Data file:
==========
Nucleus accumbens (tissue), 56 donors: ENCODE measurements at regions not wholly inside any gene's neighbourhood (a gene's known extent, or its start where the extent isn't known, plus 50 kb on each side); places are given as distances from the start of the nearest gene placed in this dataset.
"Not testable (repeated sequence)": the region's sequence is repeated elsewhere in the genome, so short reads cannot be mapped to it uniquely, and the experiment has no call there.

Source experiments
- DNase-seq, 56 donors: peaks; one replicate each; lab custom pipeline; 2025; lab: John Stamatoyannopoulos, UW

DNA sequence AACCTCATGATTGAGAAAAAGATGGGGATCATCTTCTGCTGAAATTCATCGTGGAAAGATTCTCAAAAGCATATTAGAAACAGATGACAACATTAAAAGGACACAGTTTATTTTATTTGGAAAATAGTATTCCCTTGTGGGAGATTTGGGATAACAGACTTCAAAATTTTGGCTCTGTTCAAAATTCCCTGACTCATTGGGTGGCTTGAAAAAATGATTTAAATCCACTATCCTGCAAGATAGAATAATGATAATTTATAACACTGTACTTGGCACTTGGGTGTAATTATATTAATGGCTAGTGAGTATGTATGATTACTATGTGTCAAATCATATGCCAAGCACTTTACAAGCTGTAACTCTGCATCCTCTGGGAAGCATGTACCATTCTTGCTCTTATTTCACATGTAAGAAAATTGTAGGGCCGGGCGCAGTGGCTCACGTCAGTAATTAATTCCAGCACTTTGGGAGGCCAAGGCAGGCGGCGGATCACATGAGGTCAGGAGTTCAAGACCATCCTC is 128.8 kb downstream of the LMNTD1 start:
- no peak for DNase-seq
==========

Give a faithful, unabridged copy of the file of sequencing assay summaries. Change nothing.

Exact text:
Nucleus accumbens (tissue), 56 donors: ENCODE measurements at regions not wholly inside any gene's neighbourhood (a gene's known extent, or its start where the extent isn't known, plus 50 kb on each side); places are given as distances from the start of the nearest gene placed in this dataset.
"Not testable (repeated sequence)": the region's sequence is repeated elsewhere in the genome, so short reads cannot be mapped to it uniquely, and the experiment has no call there.

Source experiments
- DNase-seq, 56 donors: peaks; one replicate each; lab custom pipeline; 2025; lab: John Stamatoyannopoulos, UW

DNA sequence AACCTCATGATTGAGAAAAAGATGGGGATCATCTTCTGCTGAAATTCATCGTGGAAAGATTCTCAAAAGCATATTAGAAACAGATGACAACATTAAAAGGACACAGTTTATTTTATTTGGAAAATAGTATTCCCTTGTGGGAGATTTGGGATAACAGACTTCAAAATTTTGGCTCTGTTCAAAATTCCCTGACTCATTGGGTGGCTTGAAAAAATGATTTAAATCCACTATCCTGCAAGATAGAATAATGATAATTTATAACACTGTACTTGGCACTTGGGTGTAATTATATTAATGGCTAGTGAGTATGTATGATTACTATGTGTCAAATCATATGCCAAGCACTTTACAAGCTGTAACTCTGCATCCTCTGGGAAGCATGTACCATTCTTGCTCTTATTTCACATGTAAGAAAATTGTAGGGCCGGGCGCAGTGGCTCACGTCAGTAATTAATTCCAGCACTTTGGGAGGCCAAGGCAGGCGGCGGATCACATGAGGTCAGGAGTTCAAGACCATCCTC is 128.8 kb downstream of the LMNTD1 start:
- no peak for DNase-seq